Building a business on mob rule is dangerous.
Digg.com, a website that lets anyone post and rank news stories and blogs, found that out when its members staged a revolt over what they saw as an effort to censor them.
It began this week when Digg started banning members from posting a software code that helps online pirates make bootlegged copies of movies. Digg took action because the entertainment industry had threatened to sue.
The ban set the masses off. Scores of Digg's 1.2 million registered users deluged the site, breaking traffic records and making sure that every one of the top 10 stories on the front page either included the software code, attacked Digg's ethics or both.
Many posted links to videos on YouTube that included the code's 32-character string of numbers and letters, including one song called "Oh Nine Eff Nine" (after the code's first four characters). Others tried to get around Digg's text filters by linking to photographs, drawings and electronic greeting cards containing the code.
One member digitally altered a church sign to spell out the code after the words "Jesus says." Another promised to tattoo it on the back of his neck if 10,000 people joined an online protest group he created.
Digg backed down -- opening it up to a legal battle with Hollywood.
"You'd rather see Digg go down fighting than bow down to a bigger company. We hear you," co-founder Kevin Rose blogged, acknowledging that a lawsuit could wipe out the 3-year-old San Francisco company. "If we lose, then what the hell, at least we died trying."
The handling of the uprising is being closely watched. Digg's method for letting users decide what's important is being mimicked or considered by dozens of other websites, including major news organizations and social-networking giant MySpace.
"They're stuck because their community, which is their biggest asset, is the one putting them in this position," Forrester Research analyst Josh Bernoff said of privately held Digg Inc. "When you hand the keys over to the mob, they'll drive wherever they want to go."
Early this week, a Digg user posted a link to a story that referenced the so-called hex code, which had already been used to circumvent the anti-piracy software that prevents people from watching unauthorized copies of some high-definition DVDs. Dozens of movies in the new HD DVD format have been circulating on peer-to-peer networks.
Lawyers for a consortium of entertainment companies warned that posting the code violated their intellectual property rights. So Digg, which generates revenue by selling ads, began removing any mention of the code and deleting the accounts of members who posted it.
"In order for Digg to survive, it must abide by the law," Digg Chief Executive Jay Adelson wrote on the site Tuesday afternoon, adding, "We all need to work together to protect Digg from exposure to lawsuits that could very quickly shut us down."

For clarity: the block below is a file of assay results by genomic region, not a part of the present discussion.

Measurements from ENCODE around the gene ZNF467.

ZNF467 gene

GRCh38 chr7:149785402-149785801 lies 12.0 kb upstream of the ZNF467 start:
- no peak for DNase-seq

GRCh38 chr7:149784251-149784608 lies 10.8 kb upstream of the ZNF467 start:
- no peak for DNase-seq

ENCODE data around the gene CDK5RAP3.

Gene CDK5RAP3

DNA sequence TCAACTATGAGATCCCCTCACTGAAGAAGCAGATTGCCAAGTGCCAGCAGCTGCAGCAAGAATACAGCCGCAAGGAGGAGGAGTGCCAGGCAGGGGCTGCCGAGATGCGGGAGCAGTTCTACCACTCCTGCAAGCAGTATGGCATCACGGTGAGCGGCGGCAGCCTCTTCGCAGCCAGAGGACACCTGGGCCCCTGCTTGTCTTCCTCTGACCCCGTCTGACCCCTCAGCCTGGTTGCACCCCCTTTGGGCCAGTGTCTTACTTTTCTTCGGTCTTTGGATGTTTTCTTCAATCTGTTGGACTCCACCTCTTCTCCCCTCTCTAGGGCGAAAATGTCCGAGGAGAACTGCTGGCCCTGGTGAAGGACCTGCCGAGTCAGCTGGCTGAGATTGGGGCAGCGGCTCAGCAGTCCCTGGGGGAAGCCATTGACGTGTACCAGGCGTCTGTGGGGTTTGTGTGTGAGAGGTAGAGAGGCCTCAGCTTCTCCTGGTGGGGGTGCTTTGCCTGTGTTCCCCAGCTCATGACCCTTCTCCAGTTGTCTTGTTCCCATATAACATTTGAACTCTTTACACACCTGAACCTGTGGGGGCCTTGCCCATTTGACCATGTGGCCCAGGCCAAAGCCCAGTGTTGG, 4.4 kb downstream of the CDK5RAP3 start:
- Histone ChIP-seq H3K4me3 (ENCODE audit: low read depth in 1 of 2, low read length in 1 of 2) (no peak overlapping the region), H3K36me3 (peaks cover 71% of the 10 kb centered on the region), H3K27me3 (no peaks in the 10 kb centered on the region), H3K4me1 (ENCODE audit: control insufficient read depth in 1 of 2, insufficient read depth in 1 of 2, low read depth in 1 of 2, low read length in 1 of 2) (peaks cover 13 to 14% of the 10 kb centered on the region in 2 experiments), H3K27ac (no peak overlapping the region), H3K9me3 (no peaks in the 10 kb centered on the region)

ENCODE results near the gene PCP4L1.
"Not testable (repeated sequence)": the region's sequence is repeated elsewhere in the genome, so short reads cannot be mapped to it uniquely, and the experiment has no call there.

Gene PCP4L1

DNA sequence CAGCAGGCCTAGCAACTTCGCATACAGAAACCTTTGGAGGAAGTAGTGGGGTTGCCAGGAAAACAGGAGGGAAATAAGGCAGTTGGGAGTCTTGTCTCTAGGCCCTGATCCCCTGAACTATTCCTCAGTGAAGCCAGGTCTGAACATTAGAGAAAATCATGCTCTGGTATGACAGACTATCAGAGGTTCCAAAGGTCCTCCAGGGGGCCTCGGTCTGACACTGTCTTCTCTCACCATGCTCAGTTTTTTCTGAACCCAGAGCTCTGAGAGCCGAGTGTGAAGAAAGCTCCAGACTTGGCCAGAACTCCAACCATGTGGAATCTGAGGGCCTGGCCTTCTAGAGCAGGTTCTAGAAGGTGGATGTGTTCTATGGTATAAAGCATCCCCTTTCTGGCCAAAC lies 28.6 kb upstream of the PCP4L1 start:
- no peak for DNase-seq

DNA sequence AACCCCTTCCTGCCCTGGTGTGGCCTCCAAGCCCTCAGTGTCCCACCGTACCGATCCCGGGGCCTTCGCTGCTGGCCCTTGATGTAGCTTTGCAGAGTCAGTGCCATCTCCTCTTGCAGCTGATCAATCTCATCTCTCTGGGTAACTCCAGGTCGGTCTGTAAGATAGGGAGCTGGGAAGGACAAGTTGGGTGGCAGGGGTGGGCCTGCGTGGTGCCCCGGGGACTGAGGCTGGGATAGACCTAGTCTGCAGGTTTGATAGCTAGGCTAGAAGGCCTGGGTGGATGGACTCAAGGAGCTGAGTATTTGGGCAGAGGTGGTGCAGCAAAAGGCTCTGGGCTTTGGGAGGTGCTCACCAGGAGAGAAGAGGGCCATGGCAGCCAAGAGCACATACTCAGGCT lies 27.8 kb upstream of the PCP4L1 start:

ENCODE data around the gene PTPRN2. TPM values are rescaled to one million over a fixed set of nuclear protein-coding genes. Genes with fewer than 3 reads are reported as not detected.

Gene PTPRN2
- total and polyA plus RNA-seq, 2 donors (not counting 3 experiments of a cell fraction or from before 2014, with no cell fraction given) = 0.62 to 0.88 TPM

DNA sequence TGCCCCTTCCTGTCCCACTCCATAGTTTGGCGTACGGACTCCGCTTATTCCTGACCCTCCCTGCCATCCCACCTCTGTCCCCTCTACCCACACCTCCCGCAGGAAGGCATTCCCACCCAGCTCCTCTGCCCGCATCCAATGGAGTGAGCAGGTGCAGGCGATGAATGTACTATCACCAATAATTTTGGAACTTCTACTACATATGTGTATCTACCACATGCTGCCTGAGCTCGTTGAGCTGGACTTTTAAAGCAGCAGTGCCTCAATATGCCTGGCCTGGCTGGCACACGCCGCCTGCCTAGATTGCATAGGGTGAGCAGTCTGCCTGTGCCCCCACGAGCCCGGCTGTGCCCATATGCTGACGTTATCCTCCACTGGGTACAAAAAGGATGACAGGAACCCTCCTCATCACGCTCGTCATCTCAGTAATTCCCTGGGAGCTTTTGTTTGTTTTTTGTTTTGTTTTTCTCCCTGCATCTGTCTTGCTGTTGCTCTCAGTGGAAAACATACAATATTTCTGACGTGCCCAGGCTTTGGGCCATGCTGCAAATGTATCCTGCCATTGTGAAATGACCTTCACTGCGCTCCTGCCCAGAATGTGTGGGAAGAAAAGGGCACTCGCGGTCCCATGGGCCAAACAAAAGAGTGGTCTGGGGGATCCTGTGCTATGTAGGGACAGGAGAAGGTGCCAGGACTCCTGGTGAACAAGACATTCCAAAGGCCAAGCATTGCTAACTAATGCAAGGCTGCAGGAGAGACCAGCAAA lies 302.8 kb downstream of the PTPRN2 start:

That didn't sit well with Digg's libertarian-leaning users, who fill the site each day with commentary and links to stories about new technology, politics and a wide range of other topics. One particularly hot topic on the site has been the media industry's practice of wrapping movies, TV shows and songs in anti-piracy software.
Members accused Digg of kowtowing to Hollywood.
Digg cultivated a culture of free exchange among its members and then it betrayed those ideals by ripping down posts and deleting accounts, frequent user Ryan McGuire said.
"Certainly it's their website," said the 27-year-old computer programmer from Cedar City, Utah, "but it's contrary to how I feel it was designed in the first place, which is to be an open forum."
Late Tuesday, Digg reversed course. Soon other news stories started making it back into Digg's front page top-10 list.
Bernoff, the analyst, said that the 25-person company might be appeasing its members in the short run by capitulating, but that it risked a larger legal battle that could financially wipe out the company down the road.
But once the site gave in, even some of the executives who support the encryption code said they had little appetite for a suit.
"The law says they have to take it down when they're told about it," said one technology executive who declined to be identified. "But no one ever envisioned that the users would lock the system to stop it from getting taken down."
Michael Avery, a Toshiba Corp. attorney who manages the encryption consortium, declined to discuss his next move. But he acknowledged that the legal threats had spread the offending sequence and that a suit might do more of the same.
"If you try to stick up for what you have a legal right to do, and you're somewhat worse off because of it, that's an interesting concept," Avery said.